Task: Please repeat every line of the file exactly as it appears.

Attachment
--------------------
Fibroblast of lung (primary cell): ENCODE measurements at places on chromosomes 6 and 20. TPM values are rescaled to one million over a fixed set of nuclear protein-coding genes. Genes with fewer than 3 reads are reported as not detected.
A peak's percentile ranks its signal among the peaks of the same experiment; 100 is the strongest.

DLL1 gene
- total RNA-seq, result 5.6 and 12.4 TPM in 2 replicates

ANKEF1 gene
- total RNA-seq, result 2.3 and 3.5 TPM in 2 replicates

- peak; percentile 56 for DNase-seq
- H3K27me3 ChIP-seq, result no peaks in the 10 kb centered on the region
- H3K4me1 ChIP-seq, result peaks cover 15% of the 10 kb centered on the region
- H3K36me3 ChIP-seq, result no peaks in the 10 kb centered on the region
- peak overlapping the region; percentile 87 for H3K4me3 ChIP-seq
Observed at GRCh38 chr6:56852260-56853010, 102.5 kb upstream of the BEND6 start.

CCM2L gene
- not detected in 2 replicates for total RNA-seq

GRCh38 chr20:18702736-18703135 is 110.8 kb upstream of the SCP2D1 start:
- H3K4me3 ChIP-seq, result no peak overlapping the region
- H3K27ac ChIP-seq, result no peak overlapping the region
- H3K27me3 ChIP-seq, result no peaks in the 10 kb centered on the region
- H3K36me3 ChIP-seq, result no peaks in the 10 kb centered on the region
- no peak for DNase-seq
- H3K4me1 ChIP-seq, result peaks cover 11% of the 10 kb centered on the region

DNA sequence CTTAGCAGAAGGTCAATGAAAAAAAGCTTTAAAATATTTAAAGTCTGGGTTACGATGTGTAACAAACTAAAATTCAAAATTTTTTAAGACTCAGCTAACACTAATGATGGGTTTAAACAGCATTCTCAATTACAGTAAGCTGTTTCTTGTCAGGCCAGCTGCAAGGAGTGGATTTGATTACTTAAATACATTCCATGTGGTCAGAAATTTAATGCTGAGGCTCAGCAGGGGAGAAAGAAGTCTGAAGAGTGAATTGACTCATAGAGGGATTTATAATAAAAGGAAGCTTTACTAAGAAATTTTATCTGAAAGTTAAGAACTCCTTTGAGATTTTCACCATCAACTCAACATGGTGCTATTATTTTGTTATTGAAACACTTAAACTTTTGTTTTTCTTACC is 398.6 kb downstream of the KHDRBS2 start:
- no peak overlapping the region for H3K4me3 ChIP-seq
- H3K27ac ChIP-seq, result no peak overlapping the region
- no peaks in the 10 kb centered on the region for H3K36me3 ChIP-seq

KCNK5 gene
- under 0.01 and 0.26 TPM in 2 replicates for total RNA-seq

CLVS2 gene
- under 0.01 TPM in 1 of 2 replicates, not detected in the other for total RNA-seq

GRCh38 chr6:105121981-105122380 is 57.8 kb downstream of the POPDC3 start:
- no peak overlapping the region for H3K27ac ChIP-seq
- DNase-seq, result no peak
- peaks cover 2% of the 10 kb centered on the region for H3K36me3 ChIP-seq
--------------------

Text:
Fibroblast of lung (primary cell): ENCODE measurements at places on chromosomes 6 and 20. TPM values are rescaled to one million over a fixed set of nuclear protein-coding genes. Genes with fewer than 3 reads are reported as not detected.
A peak's percentile ranks its signal among the peaks of the same experiment; 100 is the strongest.

DLL1 gene
- total RNA-seq, result 5.6 and 12.4 TPM in 2 replicates

ANKEF1 gene
- total RNA-seq, result 2.3 and 3.5 TPM in 2 replicates

- peak; percentile 56 for DNase-seq
- H3K27me3 ChIP-seq, result no peaks in the 10 kb centered on the region
- H3K4me1 ChIP-seq, result peaks cover 15% of the 10 kb centered on the region
- H3K36me3 ChIP-seq, result no peaks in the 10 kb centered on the region
- peak overlapping the region; percentile 87 for H3K4me3 ChIP-seq
Observed at GRCh38 chr6:56852260-56853010, 102.5 kb upstream of the BEND6 start.

CCM2L gene
- not detected in 2 replicates for total RNA-seq

GRCh38 chr20:18702736-18703135 is 110.8 kb upstream of the SCP2D1 start:
- H3K4me3 ChIP-seq, result no peak overlapping the region
- H3K27ac ChIP-seq, result no peak overlapping the region
- H3K27me3 ChIP-seq, result no peaks in the 10 kb centered on the region
- H3K36me3 ChIP-seq, result no peaks in the 10 kb centered on the region
- no peak for DNase-seq
- H3K4me1 ChIP-seq, result peaks cover 11% of the 10 kb centered on the region

DNA sequence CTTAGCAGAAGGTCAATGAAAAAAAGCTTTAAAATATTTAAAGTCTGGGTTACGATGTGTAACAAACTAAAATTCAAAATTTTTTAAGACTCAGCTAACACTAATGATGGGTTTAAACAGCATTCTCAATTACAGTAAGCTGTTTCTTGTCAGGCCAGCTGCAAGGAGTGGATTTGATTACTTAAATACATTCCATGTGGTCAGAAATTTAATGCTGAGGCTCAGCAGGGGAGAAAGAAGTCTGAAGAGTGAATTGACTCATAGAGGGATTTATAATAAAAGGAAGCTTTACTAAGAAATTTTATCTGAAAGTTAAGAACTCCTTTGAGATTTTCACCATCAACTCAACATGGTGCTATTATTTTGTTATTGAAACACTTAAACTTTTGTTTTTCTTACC is 398.6 kb downstream of the KHDRBS2 start:
- no peak overlapping the region for H3K4me3 ChIP-seq
- H3K27ac ChIP-seq, result no peak overlapping the region
- no peaks in the 10 kb centered on the region for H3K36me3 ChIP-seq

KCNK5 gene
- under 0.01 and 0.26 TPM in 2 replicates for total RNA-seq

CLVS2 gene
- under 0.01 TPM in 1 of 2 replicates, not detected in the other for total RNA-seq

GRCh38 chr6:105121981-105122380 is 57.8 kb downstream of the POPDC3 start:
- no peak overlapping the region for H3K27ac ChIP-seq
- DNase-seq, result no peak
- peaks cover 2% of the 10 kb centered on the region for H3K36me3 ChIP-seq